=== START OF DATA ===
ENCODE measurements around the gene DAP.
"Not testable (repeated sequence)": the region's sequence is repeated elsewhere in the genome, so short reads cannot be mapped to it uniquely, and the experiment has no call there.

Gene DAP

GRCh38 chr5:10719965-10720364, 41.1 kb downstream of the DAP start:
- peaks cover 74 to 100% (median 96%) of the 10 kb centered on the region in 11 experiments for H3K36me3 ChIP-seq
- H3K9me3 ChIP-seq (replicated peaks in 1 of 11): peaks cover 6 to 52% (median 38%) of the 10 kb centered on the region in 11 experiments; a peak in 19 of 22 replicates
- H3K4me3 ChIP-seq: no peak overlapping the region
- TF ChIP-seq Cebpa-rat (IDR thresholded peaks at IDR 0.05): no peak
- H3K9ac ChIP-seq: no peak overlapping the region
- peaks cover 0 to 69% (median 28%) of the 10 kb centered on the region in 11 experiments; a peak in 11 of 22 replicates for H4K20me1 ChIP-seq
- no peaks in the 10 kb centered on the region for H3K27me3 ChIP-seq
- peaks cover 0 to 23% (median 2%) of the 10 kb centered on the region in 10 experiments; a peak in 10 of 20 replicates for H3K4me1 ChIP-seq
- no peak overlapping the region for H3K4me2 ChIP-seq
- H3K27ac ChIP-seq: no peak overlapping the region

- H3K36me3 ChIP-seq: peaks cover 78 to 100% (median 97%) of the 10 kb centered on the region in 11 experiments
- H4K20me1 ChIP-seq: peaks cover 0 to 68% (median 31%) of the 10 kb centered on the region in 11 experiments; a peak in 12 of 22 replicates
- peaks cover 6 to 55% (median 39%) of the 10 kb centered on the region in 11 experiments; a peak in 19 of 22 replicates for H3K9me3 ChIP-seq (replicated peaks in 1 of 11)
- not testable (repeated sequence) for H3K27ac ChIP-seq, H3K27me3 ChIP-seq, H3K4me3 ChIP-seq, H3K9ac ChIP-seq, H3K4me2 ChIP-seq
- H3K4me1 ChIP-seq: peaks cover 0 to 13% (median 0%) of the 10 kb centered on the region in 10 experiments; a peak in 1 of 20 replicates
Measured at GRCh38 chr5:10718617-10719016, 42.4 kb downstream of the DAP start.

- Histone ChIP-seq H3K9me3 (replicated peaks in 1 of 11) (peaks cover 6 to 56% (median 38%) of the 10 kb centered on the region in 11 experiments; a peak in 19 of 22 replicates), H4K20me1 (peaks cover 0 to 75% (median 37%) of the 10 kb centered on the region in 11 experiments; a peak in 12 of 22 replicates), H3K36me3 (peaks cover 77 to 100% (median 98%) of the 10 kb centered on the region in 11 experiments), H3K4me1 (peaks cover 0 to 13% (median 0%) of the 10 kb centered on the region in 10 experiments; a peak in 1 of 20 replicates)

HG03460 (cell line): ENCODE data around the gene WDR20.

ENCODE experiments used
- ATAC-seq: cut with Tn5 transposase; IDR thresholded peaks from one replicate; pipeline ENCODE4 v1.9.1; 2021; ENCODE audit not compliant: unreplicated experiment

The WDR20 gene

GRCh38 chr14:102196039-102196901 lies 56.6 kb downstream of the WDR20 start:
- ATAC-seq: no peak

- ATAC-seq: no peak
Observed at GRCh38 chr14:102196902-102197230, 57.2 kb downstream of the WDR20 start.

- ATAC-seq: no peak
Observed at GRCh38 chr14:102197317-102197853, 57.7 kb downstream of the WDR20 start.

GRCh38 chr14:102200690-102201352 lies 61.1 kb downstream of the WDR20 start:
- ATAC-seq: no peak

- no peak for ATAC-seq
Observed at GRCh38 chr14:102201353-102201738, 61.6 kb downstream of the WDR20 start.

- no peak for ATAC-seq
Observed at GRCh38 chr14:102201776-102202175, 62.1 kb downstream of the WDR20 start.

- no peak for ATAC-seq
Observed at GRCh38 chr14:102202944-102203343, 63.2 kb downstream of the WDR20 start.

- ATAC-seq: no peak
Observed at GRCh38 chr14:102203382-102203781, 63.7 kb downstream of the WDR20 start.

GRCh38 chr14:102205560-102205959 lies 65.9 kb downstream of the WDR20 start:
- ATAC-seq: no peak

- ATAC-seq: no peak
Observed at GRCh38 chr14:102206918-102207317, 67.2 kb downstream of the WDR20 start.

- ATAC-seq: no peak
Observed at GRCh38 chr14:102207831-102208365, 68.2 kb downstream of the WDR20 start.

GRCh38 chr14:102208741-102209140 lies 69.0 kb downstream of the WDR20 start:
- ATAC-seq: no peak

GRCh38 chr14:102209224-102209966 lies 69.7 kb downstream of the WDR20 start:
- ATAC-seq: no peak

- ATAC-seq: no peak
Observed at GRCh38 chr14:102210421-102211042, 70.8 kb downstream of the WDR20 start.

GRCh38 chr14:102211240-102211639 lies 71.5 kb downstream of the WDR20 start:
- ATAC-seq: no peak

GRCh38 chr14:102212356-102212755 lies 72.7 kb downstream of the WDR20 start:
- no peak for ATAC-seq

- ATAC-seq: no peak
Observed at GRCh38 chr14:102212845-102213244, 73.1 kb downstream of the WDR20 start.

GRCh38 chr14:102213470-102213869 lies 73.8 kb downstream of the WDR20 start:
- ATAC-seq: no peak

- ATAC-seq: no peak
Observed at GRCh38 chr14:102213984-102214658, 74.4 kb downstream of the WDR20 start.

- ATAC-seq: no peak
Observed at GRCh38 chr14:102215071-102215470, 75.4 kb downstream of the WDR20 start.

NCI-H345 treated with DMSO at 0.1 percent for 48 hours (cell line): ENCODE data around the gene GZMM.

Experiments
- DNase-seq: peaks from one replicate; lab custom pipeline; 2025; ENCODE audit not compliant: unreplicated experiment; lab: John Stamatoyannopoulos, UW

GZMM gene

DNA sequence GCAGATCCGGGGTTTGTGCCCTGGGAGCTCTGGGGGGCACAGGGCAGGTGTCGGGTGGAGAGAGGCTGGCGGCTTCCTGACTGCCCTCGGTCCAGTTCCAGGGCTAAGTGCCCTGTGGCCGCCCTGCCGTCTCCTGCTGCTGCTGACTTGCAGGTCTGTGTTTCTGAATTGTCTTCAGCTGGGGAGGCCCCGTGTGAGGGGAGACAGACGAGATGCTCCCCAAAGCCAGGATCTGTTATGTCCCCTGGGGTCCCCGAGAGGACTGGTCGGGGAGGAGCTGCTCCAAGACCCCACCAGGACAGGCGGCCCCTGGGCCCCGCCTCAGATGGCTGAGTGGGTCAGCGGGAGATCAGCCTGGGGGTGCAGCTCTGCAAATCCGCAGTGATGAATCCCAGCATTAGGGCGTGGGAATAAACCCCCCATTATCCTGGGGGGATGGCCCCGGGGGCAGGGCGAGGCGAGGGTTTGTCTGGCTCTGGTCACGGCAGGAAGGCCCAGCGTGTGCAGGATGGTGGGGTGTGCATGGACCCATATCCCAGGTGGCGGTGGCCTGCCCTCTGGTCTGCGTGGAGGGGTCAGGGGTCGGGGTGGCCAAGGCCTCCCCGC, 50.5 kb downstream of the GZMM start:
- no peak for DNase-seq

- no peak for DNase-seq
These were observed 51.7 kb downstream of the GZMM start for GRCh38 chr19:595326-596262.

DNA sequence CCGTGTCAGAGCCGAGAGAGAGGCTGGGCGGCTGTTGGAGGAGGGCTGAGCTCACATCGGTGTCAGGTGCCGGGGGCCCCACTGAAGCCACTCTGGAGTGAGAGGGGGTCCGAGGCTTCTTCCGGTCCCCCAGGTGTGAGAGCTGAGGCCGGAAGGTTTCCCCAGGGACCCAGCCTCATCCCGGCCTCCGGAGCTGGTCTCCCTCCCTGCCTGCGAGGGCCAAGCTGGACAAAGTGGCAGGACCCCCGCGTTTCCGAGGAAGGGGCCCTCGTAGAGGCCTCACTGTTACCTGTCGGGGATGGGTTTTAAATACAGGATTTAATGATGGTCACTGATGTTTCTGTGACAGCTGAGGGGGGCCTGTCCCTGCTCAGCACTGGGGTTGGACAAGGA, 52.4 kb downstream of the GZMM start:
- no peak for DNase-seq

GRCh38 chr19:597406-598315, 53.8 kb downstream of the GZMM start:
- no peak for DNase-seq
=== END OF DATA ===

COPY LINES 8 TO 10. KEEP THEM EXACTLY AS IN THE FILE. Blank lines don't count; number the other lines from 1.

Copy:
- TF ChIP-seq Cebpa-rat (IDR thresholded peaks at IDR 0.05): no peak
- H3K9ac ChIP-seq: no peak overlapping the region
- peaks cover 0 to 69% (median 28%) of the 10 kb centered on the region in 11 experiments; a peak in 11 of 22 replicates for H4K20me1 ChIP-seq